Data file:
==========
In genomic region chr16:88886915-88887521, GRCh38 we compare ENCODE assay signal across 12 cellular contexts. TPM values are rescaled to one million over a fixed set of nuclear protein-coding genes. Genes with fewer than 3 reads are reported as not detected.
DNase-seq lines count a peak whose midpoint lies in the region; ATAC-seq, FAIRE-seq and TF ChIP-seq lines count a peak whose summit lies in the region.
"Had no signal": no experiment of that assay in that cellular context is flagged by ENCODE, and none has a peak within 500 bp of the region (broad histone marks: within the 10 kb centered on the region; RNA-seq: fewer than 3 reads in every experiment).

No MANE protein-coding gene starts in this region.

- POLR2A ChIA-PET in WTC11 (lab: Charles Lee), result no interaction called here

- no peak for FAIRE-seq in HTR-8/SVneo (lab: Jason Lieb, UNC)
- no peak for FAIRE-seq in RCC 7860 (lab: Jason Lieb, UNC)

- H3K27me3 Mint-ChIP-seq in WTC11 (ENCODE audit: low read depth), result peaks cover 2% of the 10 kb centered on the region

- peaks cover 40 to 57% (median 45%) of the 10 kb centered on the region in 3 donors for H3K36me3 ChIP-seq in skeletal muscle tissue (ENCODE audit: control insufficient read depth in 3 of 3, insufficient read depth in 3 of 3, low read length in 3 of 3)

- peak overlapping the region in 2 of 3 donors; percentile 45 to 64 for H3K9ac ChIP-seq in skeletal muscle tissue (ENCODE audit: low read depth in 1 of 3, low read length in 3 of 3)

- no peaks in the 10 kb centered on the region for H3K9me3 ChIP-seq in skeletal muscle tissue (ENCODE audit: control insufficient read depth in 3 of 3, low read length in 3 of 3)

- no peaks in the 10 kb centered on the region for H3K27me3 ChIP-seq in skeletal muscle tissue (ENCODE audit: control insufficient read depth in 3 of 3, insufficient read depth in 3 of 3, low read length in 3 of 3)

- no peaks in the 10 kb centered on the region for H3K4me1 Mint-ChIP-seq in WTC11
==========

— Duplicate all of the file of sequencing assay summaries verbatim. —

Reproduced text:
In genomic region chr16:88886915-88887521, GRCh38 we compare ENCODE assay signal across 12 cellular contexts. TPM values are rescaled to one million over a fixed set of nuclear protein-coding genes. Genes with fewer than 3 reads are reported as not detected.
DNase-seq lines count a peak whose midpoint lies in the region; ATAC-seq, FAIRE-seq and TF ChIP-seq lines count a peak whose summit lies in the region.
"Had no signal": no experiment of that assay in that cellular context is flagged by ENCODE, and none has a peak within 500 bp of the region (broad histone marks: within the 10 kb centered on the region; RNA-seq: fewer than 3 reads in every experiment).

No MANE protein-coding gene starts in this region.

- POLR2A ChIA-PET in WTC11 (lab: Charles Lee), result no interaction called here

- no peak for FAIRE-seq in HTR-8/SVneo (lab: Jason Lieb, UNC)
- no peak for FAIRE-seq in RCC 7860 (lab: Jason Lieb, UNC)

- H3K27me3 Mint-ChIP-seq in WTC11 (ENCODE audit: low read depth), result peaks cover 2% of the 10 kb centered on the region

- peaks cover 40 to 57% (median 45%) of the 10 kb centered on the region in 3 donors for H3K36me3 ChIP-seq in skeletal muscle tissue (ENCODE audit: control insufficient read depth in 3 of 3, insufficient read depth in 3 of 3, low read length in 3 of 3)

- peak overlapping the region in 2 of 3 donors; percentile 45 to 64 for H3K9ac ChIP-seq in skeletal muscle tissue (ENCODE audit: low read depth in 1 of 3, low read length in 3 of 3)

- no peaks in the 10 kb centered on the region for H3K9me3 ChIP-seq in skeletal muscle tissue (ENCODE audit: control insufficient read depth in 3 of 3, low read length in 3 of 3)

- no peaks in the 10 kb centered on the region for H3K27me3 ChIP-seq in skeletal muscle tissue (ENCODE audit: control insufficient read depth in 3 of 3, insufficient read depth in 3 of 3, low read length in 3 of 3)

- no peaks in the 10 kb centered on the region for H3K4me1 Mint-ChIP-seq in WTC11